New York Times ▪ March 31

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As the Apple Watch launch draws nearer, with preorders starting April 10th, more and more developers are jumping on board. Uber rolled out a new update of its iPhone app today including its Apple Watch app — originally announced at the March event. The app allows users to request rides in one action and you can check on driver progress with a quick glance.

The New York Times is adding ‘one sentence stories’ to its portfolio for the Watch, including emoji-driven recipes and quick headlines. Push notifications will update Apple Watch users of breaking news right on the wrist. Full stories can be saved for later to be read at leisure on user’s iPhones, as the Watch form factor isn’t really appropriate for prolonged reading.

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New York Times ▪ September 24, 2014

New York Times ▪ September 12, 2014

New York Times ▪ September 11, 2014

New York Times ▪ August 10, 2014

The existence of Apple University, a college of sort for teaching the Apple way at Apple’s Infinite Loop headquarters in Cupertino, California, is not a secret. But the details of how Apple University works and what the school teaches have been mostly hidden from the spotlight. Today, The New York Times has published a fairly extensive profile of Apple University, which is well-worth a read.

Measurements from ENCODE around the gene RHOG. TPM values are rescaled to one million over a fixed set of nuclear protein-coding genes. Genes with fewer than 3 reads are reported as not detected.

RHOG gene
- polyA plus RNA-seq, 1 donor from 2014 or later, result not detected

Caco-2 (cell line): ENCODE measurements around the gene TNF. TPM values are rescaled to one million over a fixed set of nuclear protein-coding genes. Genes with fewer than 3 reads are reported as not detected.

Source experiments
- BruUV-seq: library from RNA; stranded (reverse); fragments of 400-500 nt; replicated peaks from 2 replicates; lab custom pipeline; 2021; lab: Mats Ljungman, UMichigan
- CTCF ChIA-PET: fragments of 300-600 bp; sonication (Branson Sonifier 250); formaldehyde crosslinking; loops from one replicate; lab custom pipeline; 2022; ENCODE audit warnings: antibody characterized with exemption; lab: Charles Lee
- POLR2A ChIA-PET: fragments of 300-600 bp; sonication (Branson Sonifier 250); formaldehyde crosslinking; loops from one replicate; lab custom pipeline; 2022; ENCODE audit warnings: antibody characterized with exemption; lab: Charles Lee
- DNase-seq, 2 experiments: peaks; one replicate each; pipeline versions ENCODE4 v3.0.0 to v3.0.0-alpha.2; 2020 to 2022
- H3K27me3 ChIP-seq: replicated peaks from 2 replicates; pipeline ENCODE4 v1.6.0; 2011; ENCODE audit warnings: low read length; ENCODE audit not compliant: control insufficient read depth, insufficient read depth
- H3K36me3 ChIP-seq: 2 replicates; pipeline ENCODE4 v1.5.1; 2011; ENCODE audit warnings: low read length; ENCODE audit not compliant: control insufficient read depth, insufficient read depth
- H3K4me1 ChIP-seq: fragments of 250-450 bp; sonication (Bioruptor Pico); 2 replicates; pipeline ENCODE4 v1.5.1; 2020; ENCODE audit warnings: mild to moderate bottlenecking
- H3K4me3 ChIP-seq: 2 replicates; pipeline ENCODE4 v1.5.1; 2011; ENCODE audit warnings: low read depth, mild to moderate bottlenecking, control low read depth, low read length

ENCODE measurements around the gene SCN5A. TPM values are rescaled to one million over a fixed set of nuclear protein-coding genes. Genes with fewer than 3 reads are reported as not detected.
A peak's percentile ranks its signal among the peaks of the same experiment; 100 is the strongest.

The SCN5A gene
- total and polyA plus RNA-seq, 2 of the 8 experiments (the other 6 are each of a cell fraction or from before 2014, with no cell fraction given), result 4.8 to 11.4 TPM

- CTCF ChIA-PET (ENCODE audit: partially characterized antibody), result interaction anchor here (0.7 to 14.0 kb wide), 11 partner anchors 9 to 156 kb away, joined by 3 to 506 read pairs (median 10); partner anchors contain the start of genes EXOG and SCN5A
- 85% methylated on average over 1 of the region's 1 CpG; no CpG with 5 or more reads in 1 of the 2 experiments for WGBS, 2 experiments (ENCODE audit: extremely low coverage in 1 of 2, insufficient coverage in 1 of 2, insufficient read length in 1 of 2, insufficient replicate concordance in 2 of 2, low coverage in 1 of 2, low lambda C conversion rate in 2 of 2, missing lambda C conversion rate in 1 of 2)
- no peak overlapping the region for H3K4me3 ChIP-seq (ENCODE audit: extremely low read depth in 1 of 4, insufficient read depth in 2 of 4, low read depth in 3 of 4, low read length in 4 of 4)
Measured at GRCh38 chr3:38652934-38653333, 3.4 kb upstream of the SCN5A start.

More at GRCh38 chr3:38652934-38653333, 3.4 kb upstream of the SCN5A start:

Unlike many corporations, Apple runs its training in-house, year round. The full-time faculty — including instructors, writers and editors — create and teach the courses. Some faculty members come from universities like Yale; Harvard; the University of California, Berkeley; Stanford; and M.I.T., and some continue to hold positions at their schools while working for Apple.

Apple University is run by former Yale business school dean Joel Podolny, and Podolny took a full-time role as Dean of Apple University earlier this year as he handed off his former Human Resources responsibilities to Denise Young-Smith. The New York Times’s profile discusses some of the classes. Courses range from those for the leaders of newly acquired companies to learn how to integrate their former businesses into Apple to courses about simplifying products.

In “What Makes Apple, Apple,” another course that Mr. Nelson occasionally teaches, he showed a slide of the remote control for the Google TV, said an employee who took the class last year. The remote has 78 buttons. Then, the employee said, Mr. Nelson displayed a photo of the Apple TV remote, a thin piece of metal with just three buttons. How did Apple’s designers decide on three buttons? They started out with an idea, Mr. Nelson explained, and debated until they had just what was needed — a button to play and pause a video, a button to select something to watch, and another to go to the main menu.

While Apple University teaches Apple employees some key lessons about Apple’s decision making processes that led to the company’s rapid growth and success over the past decade, the most important take away is that Apple has set up a unique and comprehensive experience for ensuring that the company continues to thrive in the immediate post-Steve Jobs era and beyond.

New York Times ▪ July 7, 2014

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The Wall Street Journal today published a brief profile on Apple CEO Tim Cook as the Cupertino-based company continues to be shaped in the image of Cook rather than co-founder Steve Jobs. The profile has some interested tidbits, but it is otherwise light on new information aside from information regarding Cook’s plan for the Apple Board of Directors. According to the report, Cook is “actively” looking to add fresh faces to the Board:

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